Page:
WHAT IS Flat On A Failure
Flat on a failure is a financial term that refers to a specific closing situation where a security hits but does not exceed a target level.
BREAKING DOWN Flat On A Failure
Flat on a failure is when a trader chooses to close out a position on a security and take the profits when the security in question moves up to a target level but fails to break through it.
A breakout refers to an instance in which the price of a security moves past a previously identified resistance level. When a trader goes flat on a failure, they have tracked a security and purchased it with the belief that its value will increase and break its current proposed resistance level. But because securities do not break a resistance level at each approach to said level, a trader may not see the increase they anticipated when purchasing the security. If that is the case, the trader can choose to hold on to the security, taking a longer position and hoping that the next time the security approaches the resistance level it breaks through and reaches the originally anticipated price. Otherwise the trader can choose to sell the security for some profit, though not as much as anticipated had the security broken through. The latter option is called going flat on a failure. By going flat on a failure, the trader chooses a method that can extract the profit a trade has produced, while moving on to a potentially more lucrative situation.
A trader deploys the flat on a failure strategy when they believe the security most likely will not move past the target level.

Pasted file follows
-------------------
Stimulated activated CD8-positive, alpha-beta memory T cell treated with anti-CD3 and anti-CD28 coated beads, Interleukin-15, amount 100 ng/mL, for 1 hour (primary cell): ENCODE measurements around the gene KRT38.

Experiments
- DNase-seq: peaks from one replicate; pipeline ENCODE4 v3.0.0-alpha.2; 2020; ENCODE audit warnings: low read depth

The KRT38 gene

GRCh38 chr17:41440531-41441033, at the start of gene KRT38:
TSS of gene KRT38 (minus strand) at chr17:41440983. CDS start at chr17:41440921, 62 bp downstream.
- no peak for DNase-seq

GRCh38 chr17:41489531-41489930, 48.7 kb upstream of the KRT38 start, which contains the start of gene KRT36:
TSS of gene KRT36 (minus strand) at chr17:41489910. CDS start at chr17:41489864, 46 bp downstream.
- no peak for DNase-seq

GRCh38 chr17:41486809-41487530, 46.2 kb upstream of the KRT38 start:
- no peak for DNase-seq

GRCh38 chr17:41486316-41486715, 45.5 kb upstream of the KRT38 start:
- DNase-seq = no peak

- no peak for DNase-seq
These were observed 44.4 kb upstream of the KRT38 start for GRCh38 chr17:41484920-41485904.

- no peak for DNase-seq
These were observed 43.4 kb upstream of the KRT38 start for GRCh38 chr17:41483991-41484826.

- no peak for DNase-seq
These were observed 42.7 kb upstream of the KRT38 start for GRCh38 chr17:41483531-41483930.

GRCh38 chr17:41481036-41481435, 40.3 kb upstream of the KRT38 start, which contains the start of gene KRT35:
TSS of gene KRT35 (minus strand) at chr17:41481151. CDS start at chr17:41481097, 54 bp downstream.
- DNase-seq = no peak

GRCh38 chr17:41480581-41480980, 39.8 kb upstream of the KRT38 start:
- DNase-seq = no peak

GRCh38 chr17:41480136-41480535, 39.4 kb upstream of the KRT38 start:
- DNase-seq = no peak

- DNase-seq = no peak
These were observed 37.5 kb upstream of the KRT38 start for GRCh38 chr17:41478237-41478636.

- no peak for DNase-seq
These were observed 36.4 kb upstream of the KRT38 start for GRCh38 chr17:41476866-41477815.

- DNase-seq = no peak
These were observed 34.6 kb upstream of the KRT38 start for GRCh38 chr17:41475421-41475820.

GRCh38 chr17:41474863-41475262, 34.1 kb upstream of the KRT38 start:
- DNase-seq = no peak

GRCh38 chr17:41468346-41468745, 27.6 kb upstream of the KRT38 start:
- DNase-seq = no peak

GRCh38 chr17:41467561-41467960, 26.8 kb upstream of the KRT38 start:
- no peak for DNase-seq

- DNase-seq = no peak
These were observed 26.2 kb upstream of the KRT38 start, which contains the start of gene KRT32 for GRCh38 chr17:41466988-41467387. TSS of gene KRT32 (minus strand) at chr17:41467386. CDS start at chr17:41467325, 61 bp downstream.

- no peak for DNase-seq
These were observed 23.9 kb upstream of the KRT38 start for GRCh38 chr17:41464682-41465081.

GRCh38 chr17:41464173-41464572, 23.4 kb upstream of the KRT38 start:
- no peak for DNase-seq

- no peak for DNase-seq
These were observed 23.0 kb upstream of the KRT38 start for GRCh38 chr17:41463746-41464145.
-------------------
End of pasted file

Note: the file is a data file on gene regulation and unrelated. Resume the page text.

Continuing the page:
An Example of Flat on a Failure
For example, suppose that a trader trades on the forex market in currency pairs. The forex market, or the foreign exchange market, is where traders buy sell and speculate on currencies and is the largest and most liquid market in the financial world. On the forex market, currencies trade in currency pairs, essentially a quotation of two different currencies with the value of one currency based on that of the other. The currency listed first is the base currency and the second is the the quote currency. The trader in this situation has a long position on a specific currency pair and the exchange rate moves upward in the trader’s favor only moderately. The currency pair does not move past the proposed resistance level. The trader expected the resistance level to catalyze an even greater increase, which does not occur. The trader in this case could deem the trade flat on a failure and close the position, taking whatever profit the currency pair has thus far earned.